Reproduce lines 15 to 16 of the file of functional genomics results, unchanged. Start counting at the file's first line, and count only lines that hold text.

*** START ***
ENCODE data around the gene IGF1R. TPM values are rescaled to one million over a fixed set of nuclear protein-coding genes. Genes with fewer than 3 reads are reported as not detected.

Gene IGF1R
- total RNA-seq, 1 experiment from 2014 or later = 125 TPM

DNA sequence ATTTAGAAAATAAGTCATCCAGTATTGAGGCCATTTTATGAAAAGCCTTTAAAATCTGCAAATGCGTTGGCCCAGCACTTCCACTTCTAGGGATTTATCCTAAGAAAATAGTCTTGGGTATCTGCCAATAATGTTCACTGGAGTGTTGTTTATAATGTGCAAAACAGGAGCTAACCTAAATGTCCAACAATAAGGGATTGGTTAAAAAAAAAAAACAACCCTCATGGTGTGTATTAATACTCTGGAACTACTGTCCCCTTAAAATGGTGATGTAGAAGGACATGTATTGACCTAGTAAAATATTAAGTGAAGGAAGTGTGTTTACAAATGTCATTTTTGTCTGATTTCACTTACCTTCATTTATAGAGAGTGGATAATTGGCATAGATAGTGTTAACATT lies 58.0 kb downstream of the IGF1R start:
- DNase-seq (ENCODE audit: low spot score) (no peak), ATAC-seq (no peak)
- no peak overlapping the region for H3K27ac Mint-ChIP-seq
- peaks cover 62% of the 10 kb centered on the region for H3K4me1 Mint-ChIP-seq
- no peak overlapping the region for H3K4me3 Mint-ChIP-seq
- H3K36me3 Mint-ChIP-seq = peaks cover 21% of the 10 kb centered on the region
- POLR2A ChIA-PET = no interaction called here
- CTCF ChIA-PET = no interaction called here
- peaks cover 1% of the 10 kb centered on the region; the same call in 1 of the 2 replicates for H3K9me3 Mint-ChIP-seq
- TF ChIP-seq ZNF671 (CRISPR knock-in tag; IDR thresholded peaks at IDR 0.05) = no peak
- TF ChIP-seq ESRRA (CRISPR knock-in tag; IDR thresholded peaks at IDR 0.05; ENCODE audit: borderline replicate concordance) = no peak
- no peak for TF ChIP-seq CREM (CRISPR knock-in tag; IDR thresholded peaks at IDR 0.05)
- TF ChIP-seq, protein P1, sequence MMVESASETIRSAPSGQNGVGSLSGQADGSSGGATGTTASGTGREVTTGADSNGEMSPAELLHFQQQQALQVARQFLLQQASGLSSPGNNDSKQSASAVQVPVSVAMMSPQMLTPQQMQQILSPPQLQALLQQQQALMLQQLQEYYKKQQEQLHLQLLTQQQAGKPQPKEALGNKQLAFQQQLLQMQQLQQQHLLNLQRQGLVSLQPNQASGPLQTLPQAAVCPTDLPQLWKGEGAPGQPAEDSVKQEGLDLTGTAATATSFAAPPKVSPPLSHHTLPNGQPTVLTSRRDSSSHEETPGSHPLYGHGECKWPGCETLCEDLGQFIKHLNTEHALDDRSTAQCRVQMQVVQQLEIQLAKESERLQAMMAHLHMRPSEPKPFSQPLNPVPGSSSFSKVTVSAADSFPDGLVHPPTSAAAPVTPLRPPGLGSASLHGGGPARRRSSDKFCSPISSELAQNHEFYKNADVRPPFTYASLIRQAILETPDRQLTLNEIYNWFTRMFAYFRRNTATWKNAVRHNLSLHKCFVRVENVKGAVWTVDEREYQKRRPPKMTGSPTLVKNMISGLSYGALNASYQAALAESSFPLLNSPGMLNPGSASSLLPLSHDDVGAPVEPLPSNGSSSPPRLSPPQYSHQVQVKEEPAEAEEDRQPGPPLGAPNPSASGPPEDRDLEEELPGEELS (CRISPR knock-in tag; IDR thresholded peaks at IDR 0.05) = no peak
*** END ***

- no peak for TF ChIP-seq CREM (CRISPR knock-in tag; IDR thresholded peaks at IDR 0.05)
- TF ChIP-seq, protein P1, sequence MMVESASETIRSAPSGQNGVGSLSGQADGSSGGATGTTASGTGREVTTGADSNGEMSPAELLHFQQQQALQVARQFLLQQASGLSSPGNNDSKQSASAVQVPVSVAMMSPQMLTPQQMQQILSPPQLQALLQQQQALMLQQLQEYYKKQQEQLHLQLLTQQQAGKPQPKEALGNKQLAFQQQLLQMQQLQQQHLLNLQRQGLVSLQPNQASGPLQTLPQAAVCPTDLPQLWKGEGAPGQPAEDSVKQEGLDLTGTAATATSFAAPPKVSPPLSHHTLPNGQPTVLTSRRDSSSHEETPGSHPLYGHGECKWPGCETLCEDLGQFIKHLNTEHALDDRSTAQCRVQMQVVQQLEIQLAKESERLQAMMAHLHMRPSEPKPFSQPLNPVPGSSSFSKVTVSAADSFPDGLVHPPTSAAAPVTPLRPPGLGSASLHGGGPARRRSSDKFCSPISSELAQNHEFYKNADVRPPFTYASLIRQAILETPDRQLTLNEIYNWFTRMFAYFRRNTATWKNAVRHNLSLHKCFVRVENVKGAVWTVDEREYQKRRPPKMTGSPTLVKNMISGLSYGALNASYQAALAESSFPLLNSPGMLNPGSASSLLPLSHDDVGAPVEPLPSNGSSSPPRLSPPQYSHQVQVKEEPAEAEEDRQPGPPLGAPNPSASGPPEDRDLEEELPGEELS (CRISPR knock-in tag; IDR thresholded peaks at IDR 0.05) = no peak